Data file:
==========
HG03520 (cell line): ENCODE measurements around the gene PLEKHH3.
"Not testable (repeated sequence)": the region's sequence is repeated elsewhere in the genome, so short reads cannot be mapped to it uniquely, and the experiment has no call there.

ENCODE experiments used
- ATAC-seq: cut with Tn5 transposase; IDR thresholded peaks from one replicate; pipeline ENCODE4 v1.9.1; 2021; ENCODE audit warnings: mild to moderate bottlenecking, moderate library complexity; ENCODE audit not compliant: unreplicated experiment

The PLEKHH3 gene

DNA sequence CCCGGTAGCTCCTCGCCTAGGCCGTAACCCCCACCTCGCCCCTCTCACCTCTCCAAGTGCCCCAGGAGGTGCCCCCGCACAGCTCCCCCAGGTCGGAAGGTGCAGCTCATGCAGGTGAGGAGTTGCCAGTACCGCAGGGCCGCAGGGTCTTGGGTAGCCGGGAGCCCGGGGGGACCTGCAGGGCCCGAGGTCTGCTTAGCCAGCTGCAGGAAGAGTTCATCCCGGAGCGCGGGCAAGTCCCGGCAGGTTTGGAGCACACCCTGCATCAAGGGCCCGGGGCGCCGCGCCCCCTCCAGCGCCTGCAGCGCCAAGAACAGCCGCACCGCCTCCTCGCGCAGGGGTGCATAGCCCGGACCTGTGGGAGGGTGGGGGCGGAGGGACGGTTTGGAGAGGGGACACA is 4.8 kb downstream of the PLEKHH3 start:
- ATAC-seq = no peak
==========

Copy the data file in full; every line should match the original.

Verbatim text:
HG03520 (cell line): ENCODE measurements around the gene PLEKHH3.
"Not testable (repeated sequence)": the region's sequence is repeated elsewhere in the genome, so short reads cannot be mapped to it uniquely, and the experiment has no call there.

ENCODE experiments used
- ATAC-seq: cut with Tn5 transposase; IDR thresholded peaks from one replicate; pipeline ENCODE4 v1.9.1; 2021; ENCODE audit warnings: mild to moderate bottlenecking, moderate library complexity; ENCODE audit not compliant: unreplicated experiment

The PLEKHH3 gene

DNA sequence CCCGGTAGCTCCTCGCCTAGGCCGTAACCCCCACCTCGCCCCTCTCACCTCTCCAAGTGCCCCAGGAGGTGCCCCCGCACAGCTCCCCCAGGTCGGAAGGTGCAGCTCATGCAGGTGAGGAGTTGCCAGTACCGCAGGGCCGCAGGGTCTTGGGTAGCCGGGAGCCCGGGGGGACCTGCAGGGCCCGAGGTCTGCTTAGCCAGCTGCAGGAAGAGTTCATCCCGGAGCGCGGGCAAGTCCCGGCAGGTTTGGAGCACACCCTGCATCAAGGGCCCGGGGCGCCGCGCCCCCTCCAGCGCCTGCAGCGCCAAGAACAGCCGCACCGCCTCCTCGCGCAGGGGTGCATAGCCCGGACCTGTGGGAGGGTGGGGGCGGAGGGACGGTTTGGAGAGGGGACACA is 4.8 kb downstream of the PLEKHH3 start:
- ATAC-seq = no peak